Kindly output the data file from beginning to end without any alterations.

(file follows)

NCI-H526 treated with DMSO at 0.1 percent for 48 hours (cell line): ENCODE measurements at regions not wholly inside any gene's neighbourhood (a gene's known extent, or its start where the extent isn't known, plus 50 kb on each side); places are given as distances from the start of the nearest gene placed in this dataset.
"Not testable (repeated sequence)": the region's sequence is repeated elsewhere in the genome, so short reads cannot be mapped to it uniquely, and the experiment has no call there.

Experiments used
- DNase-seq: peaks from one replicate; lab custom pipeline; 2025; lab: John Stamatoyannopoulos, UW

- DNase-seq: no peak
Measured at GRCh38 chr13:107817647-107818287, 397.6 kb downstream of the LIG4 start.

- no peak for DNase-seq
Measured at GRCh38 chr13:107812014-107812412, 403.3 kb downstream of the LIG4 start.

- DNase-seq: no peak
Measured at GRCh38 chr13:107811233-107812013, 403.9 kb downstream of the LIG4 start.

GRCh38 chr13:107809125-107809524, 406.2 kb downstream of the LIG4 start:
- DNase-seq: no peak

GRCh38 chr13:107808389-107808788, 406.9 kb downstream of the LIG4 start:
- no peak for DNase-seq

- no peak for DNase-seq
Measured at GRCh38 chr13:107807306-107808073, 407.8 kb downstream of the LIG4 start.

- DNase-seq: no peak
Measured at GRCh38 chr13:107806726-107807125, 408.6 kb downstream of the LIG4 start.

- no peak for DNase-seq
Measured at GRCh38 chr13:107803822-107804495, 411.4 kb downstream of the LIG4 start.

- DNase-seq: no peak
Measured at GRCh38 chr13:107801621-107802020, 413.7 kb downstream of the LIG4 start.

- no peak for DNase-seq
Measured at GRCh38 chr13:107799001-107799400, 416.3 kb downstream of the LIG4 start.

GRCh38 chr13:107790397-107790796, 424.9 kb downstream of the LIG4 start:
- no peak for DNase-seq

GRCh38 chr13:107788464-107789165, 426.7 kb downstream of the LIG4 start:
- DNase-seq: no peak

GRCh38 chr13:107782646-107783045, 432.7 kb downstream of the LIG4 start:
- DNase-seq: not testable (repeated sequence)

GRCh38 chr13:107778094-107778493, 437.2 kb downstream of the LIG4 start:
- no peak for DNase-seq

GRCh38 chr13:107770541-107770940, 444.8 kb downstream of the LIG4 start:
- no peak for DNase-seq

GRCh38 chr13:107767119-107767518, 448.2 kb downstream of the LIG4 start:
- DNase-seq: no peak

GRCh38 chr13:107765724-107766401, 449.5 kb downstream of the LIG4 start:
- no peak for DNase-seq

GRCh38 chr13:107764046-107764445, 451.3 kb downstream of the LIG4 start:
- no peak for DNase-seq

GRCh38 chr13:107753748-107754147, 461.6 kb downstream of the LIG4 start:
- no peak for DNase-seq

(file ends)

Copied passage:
NCI-H526 treated with DMSO at 0.1 percent for 48 hours (cell line): ENCODE measurements at regions not wholly inside any gene's neighbourhood (a gene's known extent, or its start where the extent isn't known, plus 50 kb on each side); places are given as distances from the start of the nearest gene placed in this dataset.
"Not testable (repeated sequence)": the region's sequence is repeated elsewhere in the genome, so short reads cannot be mapped to it uniquely, and the experiment has no call there.

Experiments used
- DNase-seq: peaks from one replicate; lab custom pipeline; 2025; lab: John Stamatoyannopoulos, UW

- DNase-seq: no peak
Measured at GRCh38 chr13:107817647-107818287, 397.6 kb downstream of the LIG4 start.

- no peak for DNase-seq
Measured at GRCh38 chr13:107812014-107812412, 403.3 kb downstream of the LIG4 start.

- DNase-seq: no peak
Measured at GRCh38 chr13:107811233-107812013, 403.9 kb downstream of the LIG4 start.

GRCh38 chr13:107809125-107809524, 406.2 kb downstream of the LIG4 start:
- DNase-seq: no peak

GRCh38 chr13:107808389-107808788, 406.9 kb downstream of the LIG4 start:
- no peak for DNase-seq

- no peak for DNase-seq
Measured at GRCh38 chr13:107807306-107808073, 407.8 kb downstream of the LIG4 start.

- DNase-seq: no peak
Measured at GRCh38 chr13:107806726-107807125, 408.6 kb downstream of the LIG4 start.

- no peak for DNase-seq
Measured at GRCh38 chr13:107803822-107804495, 411.4 kb downstream of the LIG4 start.

- DNase-seq: no peak
Measured at GRCh38 chr13:107801621-107802020, 413.7 kb downstream of the LIG4 start.

- no peak for DNase-seq
Measured at GRCh38 chr13:107799001-107799400, 416.3 kb downstream of the LIG4 start.

GRCh38 chr13:107790397-107790796, 424.9 kb downstream of the LIG4 start:
- no peak for DNase-seq

GRCh38 chr13:107788464-107789165, 426.7 kb downstream of the LIG4 start:
- DNase-seq: no peak

GRCh38 chr13:107782646-107783045, 432.7 kb downstream of the LIG4 start:
- DNase-seq: not testable (repeated sequence)

GRCh38 chr13:107778094-107778493, 437.2 kb downstream of the LIG4 start:
- no peak for DNase-seq

GRCh38 chr13:107770541-107770940, 444.8 kb downstream of the LIG4 start:
- no peak for DNase-seq

GRCh38 chr13:107767119-107767518, 448.2 kb downstream of the LIG4 start:
- DNase-seq: no peak

GRCh38 chr13:107765724-107766401, 449.5 kb downstream of the LIG4 start:
- no peak for DNase-seq

GRCh38 chr13:107764046-107764445, 451.3 kb downstream of the LIG4 start:
- no peak for DNase-seq

GRCh38 chr13:107753748-107754147, 461.6 kb downstream of the LIG4 start:
- no peak for DNase-seq